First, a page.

Life means very little, but the pursuit of money means everything. And money means corruption, which starts at the very top. It’s really quite depressing. So if you live in this environment, how do you not become cynical? How do you not get overwhelmed by an overriding feeling of futility?

Working it out

On the work front, we hosted an international conference this week. Organizing something like this here is very different from home. Everything is last minute, and many things don’t get done. Getting a quote, approval, or signature is a major ordeal. There is rarely the sense of urgency I am used to when approaching a deadline. Everything takes much more time, especially if you need other people. Internet is unreliable, as are printers and other office basics.

Helder and Ilate the night before the conference. We just stuffed a conference bags!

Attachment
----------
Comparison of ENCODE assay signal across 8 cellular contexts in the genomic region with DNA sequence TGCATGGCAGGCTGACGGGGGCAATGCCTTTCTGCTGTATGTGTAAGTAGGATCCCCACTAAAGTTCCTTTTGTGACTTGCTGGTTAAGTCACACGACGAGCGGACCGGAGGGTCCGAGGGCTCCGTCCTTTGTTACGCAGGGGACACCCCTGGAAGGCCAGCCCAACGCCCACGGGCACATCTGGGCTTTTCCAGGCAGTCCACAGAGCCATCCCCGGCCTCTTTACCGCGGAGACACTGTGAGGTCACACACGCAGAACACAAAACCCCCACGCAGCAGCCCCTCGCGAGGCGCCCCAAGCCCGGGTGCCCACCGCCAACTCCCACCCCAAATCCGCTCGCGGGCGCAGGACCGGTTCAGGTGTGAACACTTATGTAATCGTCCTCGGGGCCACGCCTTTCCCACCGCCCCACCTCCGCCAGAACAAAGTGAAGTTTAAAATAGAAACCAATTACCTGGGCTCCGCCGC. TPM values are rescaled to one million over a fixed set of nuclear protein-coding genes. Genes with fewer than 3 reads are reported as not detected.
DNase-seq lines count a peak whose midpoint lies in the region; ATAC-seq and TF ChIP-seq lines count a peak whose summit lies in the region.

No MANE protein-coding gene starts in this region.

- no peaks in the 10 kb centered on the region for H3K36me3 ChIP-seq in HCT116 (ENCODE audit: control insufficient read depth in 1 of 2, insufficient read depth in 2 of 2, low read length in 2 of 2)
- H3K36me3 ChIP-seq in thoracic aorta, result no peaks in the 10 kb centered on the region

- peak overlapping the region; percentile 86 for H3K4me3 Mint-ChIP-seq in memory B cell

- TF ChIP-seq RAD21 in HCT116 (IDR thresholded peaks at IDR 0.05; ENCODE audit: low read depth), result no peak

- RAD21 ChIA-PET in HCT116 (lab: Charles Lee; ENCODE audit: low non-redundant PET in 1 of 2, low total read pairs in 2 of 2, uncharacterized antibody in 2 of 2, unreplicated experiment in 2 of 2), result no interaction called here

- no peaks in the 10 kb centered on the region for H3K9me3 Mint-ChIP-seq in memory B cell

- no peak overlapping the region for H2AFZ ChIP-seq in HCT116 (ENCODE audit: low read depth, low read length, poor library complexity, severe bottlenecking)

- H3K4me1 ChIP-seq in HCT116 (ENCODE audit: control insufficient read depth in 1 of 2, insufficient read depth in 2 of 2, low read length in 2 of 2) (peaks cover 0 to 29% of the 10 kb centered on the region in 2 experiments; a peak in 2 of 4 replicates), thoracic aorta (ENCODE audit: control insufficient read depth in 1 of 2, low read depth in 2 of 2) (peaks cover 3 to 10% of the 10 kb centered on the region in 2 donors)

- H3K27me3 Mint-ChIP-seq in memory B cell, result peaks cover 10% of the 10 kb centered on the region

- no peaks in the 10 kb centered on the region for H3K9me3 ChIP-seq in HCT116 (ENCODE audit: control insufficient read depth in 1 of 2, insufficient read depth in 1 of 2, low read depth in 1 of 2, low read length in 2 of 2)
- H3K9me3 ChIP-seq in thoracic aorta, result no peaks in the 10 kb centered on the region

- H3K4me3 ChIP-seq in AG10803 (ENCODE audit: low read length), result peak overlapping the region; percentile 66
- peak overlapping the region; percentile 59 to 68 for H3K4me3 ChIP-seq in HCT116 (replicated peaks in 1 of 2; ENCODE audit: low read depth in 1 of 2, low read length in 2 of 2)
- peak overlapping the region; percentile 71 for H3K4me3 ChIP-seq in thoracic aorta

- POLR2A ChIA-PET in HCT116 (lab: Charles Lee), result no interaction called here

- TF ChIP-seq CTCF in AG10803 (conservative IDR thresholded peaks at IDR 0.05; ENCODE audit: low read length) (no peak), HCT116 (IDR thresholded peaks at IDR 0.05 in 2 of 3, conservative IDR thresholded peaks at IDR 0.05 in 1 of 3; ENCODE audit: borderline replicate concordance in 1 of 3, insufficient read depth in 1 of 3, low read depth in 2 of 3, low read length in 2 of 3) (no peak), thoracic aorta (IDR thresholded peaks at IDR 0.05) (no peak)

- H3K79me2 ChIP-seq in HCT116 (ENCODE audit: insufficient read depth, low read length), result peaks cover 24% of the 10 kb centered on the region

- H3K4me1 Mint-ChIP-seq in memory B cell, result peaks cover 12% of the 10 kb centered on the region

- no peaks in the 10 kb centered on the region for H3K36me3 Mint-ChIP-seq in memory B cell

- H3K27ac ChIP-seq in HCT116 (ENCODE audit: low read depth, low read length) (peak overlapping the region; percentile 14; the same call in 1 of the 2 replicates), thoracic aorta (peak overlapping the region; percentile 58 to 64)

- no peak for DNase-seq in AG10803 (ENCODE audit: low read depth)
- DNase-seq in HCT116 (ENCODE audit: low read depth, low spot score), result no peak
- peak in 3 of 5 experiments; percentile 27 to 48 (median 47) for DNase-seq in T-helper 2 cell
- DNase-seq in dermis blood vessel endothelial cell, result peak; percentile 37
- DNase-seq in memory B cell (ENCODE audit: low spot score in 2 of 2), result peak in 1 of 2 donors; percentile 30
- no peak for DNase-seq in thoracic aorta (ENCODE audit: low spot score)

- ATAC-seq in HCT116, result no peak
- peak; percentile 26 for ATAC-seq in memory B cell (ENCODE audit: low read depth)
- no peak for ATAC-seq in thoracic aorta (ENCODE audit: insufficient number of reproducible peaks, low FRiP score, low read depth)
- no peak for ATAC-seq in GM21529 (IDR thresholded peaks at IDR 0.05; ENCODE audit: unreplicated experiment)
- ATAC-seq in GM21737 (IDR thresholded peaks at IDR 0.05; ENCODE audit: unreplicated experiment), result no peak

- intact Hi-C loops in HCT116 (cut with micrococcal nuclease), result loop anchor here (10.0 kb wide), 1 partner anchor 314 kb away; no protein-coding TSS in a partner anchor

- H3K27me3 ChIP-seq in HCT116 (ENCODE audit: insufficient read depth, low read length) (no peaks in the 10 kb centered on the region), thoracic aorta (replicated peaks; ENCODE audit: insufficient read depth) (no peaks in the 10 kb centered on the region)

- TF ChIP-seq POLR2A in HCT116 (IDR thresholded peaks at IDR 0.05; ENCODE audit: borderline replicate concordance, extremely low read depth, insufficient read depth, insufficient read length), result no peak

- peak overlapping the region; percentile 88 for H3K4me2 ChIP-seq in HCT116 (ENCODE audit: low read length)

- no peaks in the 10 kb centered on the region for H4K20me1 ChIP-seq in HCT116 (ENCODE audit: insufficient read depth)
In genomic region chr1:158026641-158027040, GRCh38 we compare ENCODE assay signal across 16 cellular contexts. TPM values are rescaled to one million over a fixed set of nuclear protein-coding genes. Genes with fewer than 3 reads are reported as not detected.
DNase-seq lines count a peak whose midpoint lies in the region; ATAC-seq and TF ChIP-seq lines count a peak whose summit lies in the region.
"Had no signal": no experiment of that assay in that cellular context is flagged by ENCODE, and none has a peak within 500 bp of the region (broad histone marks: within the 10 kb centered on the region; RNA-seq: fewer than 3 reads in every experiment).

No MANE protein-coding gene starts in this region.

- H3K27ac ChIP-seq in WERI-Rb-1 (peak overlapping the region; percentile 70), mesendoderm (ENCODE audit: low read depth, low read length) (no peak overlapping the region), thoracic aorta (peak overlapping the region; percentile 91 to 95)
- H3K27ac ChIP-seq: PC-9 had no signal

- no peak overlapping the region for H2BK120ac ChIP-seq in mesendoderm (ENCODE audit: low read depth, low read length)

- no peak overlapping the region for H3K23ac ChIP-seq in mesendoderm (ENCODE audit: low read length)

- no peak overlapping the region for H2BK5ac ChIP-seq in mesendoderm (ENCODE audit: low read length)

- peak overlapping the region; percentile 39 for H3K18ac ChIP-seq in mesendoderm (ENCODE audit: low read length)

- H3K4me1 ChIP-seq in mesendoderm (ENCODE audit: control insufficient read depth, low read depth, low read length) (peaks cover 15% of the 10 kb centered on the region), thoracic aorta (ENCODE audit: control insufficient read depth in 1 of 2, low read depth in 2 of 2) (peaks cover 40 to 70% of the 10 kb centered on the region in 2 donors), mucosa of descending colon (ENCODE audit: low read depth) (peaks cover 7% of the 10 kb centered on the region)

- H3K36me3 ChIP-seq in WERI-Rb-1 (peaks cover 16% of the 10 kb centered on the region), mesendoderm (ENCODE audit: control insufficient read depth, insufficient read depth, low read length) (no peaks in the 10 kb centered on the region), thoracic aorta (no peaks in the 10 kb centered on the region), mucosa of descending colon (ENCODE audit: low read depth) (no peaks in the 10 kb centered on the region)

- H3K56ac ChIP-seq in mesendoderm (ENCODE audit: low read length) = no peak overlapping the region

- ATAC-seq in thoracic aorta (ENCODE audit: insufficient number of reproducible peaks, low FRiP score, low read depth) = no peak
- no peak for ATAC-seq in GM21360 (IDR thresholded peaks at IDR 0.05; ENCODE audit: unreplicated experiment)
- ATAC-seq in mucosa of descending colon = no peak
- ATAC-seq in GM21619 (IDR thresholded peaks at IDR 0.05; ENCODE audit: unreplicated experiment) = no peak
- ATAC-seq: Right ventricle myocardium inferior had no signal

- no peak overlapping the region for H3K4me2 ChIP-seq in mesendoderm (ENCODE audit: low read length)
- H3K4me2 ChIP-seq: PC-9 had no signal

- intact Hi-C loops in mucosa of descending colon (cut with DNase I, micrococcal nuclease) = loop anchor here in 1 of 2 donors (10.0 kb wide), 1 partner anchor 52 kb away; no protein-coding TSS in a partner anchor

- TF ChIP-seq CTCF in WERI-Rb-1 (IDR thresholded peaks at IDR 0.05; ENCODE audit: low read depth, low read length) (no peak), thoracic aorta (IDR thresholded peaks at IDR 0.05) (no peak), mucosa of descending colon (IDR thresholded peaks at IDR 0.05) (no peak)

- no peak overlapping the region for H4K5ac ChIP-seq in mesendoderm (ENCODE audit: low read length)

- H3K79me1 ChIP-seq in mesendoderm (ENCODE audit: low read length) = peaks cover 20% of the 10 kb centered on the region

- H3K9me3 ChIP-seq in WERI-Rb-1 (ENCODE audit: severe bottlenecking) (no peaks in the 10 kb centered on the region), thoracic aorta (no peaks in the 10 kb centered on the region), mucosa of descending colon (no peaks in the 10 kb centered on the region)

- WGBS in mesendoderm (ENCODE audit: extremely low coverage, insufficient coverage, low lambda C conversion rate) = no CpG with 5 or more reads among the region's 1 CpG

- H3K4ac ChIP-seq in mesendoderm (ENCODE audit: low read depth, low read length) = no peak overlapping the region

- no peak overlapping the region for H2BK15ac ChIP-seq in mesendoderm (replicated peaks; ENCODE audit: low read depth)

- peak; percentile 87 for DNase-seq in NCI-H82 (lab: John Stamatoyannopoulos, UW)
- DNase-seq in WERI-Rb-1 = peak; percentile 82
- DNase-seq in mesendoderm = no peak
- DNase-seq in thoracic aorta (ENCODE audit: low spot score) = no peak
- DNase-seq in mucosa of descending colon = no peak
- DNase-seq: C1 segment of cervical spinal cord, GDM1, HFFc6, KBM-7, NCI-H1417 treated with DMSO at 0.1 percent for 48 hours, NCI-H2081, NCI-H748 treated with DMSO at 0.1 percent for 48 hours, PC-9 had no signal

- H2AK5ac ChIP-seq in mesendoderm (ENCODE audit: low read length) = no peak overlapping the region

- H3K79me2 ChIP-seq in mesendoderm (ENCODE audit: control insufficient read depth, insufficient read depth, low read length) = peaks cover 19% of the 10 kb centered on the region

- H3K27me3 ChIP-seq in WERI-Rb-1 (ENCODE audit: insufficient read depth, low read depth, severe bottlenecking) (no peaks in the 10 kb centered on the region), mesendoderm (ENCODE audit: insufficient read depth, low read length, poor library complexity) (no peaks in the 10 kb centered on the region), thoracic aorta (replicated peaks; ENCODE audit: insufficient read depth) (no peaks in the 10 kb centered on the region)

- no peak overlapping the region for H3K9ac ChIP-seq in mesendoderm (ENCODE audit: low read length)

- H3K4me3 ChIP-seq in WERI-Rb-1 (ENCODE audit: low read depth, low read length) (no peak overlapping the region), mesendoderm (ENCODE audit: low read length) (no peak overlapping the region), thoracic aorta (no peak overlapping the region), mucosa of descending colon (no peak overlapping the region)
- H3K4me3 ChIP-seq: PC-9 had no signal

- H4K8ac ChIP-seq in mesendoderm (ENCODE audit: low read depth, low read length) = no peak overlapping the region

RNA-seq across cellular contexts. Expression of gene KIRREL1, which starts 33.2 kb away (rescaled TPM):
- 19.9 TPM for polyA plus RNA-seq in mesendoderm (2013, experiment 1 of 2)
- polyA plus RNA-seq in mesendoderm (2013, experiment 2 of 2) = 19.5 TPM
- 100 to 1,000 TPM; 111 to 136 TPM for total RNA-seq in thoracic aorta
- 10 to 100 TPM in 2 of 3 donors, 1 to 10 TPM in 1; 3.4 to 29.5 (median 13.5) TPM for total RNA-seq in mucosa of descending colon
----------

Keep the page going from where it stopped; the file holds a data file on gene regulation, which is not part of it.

Helder and Ilate the night before the conference. We just stuffed a conference bags!

Just trying to get a few extra tables set up at the conference took three separate meetings with a total of eight people! WTF! One of the only times since I arrived where I kind of lost it, but at least they don’t understand English swear words. I get overwhelmed by it all sometimes and wonder how we will ever get the job done, but I have also learned to surrender to it. I flip back and forth between maddening frustration and surrender. At times I have been very critical of some people and situations and that does not feel good.